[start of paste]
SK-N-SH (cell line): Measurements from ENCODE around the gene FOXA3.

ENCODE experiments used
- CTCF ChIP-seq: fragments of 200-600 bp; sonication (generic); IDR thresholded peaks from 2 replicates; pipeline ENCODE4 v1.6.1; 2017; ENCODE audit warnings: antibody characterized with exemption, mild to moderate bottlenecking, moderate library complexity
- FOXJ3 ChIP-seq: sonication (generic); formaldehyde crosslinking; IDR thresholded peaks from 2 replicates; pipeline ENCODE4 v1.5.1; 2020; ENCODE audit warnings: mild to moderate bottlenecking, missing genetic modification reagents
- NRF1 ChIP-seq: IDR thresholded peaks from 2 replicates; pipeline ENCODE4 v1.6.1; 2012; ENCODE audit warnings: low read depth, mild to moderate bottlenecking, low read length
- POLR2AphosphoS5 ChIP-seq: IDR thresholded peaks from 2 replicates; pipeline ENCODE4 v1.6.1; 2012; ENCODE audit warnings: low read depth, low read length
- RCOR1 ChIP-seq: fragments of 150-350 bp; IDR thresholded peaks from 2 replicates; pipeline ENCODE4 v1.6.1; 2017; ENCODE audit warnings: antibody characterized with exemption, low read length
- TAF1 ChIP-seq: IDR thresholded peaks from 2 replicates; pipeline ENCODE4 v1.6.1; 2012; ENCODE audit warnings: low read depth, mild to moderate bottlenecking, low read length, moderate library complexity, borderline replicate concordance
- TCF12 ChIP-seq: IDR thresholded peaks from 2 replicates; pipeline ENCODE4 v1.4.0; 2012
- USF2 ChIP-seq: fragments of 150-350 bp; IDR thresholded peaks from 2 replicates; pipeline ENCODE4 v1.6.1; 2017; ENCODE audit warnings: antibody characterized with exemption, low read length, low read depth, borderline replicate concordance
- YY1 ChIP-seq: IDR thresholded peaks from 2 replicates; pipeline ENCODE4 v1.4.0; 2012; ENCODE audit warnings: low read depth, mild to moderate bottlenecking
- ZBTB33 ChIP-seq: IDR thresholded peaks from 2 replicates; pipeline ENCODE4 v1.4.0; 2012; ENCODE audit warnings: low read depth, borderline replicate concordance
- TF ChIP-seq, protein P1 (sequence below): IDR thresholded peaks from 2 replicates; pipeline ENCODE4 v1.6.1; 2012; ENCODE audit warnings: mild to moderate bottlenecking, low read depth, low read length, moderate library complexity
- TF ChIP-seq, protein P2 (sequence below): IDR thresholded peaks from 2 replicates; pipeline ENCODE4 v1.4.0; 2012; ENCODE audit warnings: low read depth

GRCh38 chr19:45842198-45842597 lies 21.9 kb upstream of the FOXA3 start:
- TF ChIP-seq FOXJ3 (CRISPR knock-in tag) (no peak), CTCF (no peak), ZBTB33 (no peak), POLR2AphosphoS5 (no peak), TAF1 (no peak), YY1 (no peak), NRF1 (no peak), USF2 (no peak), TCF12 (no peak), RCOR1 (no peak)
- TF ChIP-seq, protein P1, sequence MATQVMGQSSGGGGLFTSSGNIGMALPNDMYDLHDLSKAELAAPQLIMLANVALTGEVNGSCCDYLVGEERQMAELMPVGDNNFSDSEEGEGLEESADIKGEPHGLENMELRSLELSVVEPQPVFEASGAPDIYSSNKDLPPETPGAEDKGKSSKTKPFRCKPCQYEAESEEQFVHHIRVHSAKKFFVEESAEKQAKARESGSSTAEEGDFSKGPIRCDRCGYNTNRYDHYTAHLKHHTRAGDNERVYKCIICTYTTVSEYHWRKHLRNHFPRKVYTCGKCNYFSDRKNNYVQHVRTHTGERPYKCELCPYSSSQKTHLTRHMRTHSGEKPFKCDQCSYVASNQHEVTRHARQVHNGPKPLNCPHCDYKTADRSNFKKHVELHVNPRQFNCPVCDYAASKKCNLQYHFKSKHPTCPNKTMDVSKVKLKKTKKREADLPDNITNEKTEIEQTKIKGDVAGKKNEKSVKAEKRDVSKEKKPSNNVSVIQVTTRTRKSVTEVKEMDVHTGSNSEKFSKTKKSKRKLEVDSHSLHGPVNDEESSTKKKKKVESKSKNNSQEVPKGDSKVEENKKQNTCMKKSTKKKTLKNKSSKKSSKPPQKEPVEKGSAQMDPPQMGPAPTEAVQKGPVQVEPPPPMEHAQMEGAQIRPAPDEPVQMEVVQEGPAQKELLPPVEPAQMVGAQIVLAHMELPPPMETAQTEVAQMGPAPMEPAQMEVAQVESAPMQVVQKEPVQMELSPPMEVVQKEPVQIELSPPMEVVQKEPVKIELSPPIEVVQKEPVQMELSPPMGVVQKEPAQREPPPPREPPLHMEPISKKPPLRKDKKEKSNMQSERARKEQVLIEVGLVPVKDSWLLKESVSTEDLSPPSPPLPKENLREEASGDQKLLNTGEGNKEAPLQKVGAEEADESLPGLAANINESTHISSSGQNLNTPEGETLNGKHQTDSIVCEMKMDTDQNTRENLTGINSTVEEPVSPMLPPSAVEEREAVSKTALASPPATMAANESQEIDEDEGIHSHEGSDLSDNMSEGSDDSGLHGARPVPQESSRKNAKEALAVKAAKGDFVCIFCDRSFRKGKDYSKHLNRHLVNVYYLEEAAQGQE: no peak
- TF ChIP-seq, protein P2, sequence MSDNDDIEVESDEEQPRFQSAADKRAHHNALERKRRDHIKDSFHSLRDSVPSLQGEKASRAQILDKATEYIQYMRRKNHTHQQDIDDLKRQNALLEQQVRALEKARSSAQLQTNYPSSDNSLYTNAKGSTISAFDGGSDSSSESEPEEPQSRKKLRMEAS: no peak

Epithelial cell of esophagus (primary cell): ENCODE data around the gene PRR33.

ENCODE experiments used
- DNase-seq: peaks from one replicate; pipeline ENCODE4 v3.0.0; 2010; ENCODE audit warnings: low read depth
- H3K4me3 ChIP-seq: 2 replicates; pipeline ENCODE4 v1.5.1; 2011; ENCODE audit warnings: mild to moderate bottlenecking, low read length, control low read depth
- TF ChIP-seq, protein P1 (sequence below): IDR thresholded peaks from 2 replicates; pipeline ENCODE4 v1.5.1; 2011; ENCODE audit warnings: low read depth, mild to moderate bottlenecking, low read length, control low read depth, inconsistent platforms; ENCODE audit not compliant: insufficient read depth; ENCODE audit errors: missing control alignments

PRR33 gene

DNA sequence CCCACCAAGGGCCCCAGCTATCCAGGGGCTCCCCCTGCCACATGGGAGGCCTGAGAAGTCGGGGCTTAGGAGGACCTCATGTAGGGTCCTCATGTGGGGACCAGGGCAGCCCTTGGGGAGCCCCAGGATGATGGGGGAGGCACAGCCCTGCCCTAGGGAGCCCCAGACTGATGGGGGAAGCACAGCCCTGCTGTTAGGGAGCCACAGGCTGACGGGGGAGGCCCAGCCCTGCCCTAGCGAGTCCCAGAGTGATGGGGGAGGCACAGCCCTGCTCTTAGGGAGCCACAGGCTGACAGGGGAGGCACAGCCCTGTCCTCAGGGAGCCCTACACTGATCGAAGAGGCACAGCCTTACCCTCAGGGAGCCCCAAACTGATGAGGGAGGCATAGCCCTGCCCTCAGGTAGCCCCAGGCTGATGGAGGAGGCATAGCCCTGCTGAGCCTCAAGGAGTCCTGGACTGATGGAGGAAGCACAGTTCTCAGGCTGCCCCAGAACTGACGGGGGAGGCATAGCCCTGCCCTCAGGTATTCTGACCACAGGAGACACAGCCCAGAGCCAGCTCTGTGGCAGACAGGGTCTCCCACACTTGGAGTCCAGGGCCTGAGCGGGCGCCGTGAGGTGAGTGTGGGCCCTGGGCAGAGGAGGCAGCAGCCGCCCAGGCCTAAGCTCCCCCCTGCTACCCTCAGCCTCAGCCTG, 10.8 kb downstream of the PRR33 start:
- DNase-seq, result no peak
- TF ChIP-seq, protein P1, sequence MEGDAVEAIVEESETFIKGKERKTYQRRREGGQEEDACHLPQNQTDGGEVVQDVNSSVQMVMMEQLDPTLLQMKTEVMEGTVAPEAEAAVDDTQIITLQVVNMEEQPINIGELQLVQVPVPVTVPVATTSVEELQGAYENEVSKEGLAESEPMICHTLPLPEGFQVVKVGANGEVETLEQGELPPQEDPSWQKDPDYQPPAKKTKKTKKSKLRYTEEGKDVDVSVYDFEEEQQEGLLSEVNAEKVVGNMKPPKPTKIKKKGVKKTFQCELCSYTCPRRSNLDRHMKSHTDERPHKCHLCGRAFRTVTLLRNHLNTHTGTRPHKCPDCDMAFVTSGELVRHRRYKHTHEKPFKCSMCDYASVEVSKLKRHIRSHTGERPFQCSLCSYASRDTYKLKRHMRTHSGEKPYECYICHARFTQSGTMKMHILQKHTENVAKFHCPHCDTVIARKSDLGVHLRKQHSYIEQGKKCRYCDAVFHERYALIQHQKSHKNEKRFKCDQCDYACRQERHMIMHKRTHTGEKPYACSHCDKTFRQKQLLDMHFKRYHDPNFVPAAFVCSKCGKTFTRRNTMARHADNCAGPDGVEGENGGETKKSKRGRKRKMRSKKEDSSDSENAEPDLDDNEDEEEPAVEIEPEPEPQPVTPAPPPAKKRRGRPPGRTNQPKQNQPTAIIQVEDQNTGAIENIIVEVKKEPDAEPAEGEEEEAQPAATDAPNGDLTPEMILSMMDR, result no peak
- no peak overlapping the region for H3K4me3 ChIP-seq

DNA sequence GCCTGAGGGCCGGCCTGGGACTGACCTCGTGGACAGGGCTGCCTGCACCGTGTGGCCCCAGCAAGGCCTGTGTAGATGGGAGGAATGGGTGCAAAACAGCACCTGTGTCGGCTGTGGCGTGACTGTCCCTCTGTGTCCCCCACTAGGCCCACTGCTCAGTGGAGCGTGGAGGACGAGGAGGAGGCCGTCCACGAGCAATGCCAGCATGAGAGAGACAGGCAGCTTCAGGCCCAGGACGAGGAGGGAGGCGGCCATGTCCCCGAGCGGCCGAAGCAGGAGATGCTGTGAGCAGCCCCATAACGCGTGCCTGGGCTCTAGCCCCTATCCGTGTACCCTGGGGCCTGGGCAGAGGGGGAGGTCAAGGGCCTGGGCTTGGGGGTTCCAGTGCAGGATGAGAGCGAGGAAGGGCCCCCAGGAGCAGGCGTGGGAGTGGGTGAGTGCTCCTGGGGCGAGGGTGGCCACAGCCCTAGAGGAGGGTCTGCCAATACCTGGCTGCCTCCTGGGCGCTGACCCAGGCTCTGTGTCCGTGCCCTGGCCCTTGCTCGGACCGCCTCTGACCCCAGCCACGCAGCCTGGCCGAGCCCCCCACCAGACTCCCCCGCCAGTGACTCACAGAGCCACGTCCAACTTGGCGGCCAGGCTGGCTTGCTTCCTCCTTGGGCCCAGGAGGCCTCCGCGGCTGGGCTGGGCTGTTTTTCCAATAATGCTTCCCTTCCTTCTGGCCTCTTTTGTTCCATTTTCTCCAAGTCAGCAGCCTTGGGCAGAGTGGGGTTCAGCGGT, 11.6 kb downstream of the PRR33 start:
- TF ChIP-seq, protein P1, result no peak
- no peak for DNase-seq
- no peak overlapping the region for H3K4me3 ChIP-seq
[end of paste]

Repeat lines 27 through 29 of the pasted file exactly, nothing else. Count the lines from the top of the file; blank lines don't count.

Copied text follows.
- TF ChIP-seq, protein P1, sequence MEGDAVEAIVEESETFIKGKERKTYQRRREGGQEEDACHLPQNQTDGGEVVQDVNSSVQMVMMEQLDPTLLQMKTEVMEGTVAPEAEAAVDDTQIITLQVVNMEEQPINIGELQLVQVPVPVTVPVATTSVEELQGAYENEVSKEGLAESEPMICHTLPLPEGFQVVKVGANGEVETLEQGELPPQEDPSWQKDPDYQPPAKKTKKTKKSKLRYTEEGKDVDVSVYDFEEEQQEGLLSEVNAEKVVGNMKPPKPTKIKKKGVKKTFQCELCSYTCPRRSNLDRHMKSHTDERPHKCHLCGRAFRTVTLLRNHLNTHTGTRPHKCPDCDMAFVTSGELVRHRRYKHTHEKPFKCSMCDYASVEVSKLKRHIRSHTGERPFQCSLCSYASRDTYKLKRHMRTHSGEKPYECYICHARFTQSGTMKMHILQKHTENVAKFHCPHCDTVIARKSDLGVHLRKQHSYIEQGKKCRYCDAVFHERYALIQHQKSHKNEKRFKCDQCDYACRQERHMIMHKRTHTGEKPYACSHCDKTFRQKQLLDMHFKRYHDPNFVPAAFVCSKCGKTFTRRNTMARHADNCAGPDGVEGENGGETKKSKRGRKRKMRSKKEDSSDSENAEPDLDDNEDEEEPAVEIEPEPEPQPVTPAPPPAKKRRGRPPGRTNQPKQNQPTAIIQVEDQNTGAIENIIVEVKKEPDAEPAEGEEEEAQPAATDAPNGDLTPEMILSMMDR, result no peak
- no peak overlapping the region for H3K4me3 ChIP-seq

DNA sequence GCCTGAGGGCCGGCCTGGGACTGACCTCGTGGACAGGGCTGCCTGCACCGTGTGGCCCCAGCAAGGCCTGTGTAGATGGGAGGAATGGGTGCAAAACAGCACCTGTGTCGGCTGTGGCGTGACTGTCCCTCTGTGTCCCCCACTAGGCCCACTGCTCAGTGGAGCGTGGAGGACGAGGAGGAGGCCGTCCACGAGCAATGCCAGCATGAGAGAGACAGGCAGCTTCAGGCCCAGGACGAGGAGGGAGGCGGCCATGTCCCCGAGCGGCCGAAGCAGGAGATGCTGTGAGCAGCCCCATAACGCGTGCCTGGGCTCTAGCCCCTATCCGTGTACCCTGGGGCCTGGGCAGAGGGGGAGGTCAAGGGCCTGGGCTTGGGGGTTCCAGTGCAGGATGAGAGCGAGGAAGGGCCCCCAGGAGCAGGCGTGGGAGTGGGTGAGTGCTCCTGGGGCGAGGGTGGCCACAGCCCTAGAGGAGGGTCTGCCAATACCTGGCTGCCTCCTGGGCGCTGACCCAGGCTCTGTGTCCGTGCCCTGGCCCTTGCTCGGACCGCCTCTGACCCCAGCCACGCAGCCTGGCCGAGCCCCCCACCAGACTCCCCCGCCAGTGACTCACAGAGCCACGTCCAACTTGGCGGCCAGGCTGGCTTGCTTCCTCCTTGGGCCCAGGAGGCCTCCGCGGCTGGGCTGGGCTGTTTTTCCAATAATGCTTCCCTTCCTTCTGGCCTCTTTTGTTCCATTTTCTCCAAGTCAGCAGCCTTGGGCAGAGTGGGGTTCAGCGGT, 11.6 kb downstream of the PRR33 start: